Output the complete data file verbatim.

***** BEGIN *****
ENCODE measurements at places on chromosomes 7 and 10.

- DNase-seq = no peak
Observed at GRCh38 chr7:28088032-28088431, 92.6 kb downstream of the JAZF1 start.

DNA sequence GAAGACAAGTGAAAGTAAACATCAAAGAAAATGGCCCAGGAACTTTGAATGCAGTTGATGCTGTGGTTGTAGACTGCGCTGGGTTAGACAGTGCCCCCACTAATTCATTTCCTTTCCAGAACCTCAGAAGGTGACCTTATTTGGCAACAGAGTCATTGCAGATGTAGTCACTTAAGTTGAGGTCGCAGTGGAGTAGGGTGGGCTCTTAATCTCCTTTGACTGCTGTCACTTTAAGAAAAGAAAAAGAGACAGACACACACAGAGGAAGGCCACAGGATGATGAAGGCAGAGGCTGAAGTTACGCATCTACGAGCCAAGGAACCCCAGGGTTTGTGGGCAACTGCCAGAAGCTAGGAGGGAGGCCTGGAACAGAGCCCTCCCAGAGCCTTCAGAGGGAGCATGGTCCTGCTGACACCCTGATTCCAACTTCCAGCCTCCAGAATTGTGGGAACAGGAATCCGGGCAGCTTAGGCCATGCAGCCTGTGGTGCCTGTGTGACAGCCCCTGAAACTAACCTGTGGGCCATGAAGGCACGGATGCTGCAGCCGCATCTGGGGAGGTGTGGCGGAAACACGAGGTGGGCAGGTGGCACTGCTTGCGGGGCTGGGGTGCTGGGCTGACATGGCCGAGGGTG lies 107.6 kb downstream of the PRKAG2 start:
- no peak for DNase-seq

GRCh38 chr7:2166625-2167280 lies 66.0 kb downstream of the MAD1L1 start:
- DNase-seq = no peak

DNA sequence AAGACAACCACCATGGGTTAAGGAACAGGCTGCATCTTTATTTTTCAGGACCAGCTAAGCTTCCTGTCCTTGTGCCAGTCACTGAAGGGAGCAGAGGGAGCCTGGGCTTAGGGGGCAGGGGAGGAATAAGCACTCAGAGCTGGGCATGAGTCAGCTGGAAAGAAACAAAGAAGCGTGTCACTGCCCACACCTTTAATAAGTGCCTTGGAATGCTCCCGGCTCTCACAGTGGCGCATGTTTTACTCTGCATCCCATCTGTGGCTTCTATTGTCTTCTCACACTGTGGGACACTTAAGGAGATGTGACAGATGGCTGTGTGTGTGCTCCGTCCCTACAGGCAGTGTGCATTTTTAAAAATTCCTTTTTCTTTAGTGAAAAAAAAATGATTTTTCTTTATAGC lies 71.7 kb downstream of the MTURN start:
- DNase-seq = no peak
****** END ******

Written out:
ENCODE measurements at places on chromosomes 7 and 10.

- DNase-seq = no peak
Observed at GRCh38 chr7:28088032-28088431, 92.6 kb downstream of the JAZF1 start.

DNA sequence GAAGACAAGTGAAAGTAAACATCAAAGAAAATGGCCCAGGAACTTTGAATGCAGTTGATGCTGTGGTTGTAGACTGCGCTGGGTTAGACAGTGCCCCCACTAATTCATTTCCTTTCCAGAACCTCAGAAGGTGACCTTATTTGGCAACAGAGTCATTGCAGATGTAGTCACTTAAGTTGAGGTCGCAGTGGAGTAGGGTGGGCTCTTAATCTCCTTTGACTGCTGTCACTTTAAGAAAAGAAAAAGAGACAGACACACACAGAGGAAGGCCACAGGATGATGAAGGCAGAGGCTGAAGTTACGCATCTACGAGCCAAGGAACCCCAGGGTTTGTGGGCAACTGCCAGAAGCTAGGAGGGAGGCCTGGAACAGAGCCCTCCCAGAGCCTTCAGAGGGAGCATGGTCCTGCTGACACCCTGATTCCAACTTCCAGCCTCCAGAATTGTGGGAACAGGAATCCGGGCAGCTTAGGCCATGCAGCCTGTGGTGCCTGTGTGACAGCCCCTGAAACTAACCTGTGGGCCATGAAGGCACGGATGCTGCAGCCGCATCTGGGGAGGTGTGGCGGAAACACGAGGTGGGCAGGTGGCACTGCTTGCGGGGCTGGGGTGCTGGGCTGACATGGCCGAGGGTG lies 107.6 kb downstream of the PRKAG2 start:
- no peak for DNase-seq

GRCh38 chr7:2166625-2167280 lies 66.0 kb downstream of the MAD1L1 start:
- DNase-seq = no peak

DNA sequence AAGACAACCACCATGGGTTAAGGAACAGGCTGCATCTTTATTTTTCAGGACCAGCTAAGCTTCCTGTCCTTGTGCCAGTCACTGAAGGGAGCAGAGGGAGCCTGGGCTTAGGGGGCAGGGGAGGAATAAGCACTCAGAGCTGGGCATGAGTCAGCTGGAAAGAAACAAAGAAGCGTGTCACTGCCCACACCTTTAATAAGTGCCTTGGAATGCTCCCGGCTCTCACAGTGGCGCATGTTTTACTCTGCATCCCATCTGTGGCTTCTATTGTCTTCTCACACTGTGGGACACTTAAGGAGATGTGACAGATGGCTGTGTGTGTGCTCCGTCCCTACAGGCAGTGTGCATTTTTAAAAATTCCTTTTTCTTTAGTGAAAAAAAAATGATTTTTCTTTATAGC lies 71.7 kb downstream of the MTURN start:
- DNase-seq = no peak